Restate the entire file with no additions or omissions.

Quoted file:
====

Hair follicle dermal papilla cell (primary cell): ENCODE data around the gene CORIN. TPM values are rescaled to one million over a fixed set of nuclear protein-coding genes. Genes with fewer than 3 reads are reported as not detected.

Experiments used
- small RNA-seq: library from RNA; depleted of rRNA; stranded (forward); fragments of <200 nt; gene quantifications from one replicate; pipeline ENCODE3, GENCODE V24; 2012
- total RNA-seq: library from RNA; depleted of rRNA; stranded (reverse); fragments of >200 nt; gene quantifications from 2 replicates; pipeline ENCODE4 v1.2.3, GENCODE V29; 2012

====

Hair follicle dermal papilla cell (primary cell): ENCODE data around the gene CORIN. TPM values are rescaled to one million over a fixed set of nuclear protein-coding genes. Genes with fewer than 3 reads are reported as not detected.

Experiments used
- small RNA-seq: library from RNA; depleted of rRNA; stranded (forward); fragments of <200 nt; gene quantifications from one replicate; pipeline ENCODE3, GENCODE V24; 2012
- total RNA-seq: library from RNA; depleted of rRNA; stranded (reverse); fragments of >200 nt; gene quantifications from 2 replicates; pipeline ENCODE4 v1.2.3, GENCODE V29; 2012